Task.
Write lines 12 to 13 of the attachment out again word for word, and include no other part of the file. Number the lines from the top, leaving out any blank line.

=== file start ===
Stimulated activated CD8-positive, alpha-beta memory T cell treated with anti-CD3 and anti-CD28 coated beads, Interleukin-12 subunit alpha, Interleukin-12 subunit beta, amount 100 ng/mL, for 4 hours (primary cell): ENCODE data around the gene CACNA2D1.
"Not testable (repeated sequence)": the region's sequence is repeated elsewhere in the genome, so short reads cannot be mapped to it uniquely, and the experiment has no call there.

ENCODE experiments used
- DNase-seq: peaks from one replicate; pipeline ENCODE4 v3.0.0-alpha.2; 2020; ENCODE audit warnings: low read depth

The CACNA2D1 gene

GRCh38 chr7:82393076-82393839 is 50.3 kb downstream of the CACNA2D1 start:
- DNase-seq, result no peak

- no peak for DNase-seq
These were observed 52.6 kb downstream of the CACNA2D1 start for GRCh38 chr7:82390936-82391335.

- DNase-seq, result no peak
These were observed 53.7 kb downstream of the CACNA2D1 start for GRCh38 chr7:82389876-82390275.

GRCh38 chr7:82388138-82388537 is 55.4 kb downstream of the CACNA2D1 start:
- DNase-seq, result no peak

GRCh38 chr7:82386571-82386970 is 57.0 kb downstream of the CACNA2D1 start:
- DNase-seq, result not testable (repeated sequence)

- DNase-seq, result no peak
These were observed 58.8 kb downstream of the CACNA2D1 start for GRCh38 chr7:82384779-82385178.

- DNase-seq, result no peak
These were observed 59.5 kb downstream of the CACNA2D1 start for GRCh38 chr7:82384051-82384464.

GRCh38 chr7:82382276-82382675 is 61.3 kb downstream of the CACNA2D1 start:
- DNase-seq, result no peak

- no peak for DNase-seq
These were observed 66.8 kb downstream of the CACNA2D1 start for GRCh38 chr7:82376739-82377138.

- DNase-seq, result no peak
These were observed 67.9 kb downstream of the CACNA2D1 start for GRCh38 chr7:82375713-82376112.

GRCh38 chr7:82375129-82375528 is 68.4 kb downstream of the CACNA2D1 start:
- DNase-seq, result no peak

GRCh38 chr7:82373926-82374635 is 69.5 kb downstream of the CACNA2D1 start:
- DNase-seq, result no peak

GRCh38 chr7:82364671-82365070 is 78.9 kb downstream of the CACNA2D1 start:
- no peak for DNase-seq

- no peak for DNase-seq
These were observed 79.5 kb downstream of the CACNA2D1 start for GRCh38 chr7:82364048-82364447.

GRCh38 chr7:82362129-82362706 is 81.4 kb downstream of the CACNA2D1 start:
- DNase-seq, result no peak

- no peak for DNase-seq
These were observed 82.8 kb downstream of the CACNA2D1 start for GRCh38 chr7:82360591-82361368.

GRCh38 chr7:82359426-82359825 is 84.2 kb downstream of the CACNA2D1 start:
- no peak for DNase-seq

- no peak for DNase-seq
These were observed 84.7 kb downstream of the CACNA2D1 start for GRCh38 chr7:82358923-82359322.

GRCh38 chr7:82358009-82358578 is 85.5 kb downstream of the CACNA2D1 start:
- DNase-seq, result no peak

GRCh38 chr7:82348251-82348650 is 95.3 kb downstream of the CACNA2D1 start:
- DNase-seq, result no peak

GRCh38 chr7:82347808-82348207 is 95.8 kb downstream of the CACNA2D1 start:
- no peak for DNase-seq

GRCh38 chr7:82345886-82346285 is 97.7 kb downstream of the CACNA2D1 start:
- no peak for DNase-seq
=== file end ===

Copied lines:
GRCh38 chr7:82388138-82388537 is 55.4 kb downstream of the CACNA2D1 start:
- DNase-seq, result no peak